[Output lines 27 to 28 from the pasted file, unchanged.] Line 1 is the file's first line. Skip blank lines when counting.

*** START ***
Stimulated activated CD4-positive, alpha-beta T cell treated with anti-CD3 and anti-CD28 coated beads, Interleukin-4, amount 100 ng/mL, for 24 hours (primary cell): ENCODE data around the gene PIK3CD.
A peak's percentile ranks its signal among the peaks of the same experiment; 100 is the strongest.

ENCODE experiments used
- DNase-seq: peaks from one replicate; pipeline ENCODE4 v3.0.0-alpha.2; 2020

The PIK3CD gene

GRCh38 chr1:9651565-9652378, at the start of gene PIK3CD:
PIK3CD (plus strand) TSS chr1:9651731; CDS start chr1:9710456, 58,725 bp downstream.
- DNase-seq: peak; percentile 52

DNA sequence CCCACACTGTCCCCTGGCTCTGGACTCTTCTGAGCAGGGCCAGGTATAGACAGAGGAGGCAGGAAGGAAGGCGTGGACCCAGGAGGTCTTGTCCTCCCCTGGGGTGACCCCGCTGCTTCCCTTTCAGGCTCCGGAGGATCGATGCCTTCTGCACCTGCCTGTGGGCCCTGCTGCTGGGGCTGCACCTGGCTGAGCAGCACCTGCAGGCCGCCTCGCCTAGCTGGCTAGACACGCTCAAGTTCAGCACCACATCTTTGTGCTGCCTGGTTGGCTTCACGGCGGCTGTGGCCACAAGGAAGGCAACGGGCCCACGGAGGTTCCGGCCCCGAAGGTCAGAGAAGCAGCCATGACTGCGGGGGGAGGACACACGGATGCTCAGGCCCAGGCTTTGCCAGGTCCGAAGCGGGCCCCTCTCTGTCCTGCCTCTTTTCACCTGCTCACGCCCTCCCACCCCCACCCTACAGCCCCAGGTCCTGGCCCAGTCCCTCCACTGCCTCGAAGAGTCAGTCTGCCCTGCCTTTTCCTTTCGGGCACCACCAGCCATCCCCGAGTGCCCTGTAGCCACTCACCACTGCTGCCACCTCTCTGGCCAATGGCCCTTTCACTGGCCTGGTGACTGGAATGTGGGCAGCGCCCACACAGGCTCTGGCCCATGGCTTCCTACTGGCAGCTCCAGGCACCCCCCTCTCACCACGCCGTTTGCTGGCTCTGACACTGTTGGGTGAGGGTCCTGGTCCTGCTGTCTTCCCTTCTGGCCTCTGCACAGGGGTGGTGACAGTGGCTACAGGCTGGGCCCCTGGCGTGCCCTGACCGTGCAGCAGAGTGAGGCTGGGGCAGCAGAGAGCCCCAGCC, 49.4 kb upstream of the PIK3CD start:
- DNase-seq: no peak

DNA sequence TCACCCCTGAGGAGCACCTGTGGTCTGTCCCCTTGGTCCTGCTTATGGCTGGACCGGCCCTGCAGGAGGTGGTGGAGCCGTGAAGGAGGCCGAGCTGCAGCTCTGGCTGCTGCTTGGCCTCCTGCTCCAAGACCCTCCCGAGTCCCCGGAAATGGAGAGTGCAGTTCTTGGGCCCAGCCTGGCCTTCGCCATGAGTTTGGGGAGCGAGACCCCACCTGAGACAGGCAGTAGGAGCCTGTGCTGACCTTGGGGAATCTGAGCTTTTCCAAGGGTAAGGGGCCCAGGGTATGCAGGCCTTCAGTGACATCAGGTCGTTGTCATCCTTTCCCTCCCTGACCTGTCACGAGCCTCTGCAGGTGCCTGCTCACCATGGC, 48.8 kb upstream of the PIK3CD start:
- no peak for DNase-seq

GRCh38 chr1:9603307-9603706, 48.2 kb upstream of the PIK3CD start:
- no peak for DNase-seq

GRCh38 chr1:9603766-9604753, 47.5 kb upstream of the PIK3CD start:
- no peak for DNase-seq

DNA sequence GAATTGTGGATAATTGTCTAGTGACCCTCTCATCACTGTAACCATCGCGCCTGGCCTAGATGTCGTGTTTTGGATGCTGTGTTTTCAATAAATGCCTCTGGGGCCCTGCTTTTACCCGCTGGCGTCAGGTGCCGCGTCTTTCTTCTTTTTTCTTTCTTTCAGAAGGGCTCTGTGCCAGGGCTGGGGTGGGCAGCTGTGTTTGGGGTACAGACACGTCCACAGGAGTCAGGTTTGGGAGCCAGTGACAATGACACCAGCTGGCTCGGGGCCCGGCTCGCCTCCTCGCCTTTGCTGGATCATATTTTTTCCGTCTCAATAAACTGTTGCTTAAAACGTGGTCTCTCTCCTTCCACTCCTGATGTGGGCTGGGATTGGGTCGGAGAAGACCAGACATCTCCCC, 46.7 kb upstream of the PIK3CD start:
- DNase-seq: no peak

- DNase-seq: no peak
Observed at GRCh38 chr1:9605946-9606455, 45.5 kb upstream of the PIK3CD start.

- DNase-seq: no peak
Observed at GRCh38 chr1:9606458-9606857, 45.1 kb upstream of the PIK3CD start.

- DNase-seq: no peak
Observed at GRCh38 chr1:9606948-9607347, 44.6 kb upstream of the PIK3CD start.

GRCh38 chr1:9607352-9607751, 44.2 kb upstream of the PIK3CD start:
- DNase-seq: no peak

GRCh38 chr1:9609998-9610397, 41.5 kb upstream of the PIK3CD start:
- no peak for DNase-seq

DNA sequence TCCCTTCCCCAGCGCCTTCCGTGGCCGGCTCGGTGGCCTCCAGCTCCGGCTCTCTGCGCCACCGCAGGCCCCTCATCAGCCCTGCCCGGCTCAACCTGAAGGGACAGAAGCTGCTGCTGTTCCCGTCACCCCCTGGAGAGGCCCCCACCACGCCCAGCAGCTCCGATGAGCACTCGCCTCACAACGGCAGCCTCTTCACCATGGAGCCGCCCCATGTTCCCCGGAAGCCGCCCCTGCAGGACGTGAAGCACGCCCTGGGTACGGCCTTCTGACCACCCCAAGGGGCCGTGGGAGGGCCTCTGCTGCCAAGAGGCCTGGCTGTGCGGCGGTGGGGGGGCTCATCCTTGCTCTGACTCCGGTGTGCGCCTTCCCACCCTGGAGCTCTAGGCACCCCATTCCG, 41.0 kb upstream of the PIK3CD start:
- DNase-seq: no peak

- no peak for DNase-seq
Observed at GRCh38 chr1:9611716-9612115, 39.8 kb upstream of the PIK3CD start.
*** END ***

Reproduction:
GRCh38 chr1:9609998-9610397, 41.5 kb upstream of the PIK3CD start:
- no peak for DNase-seq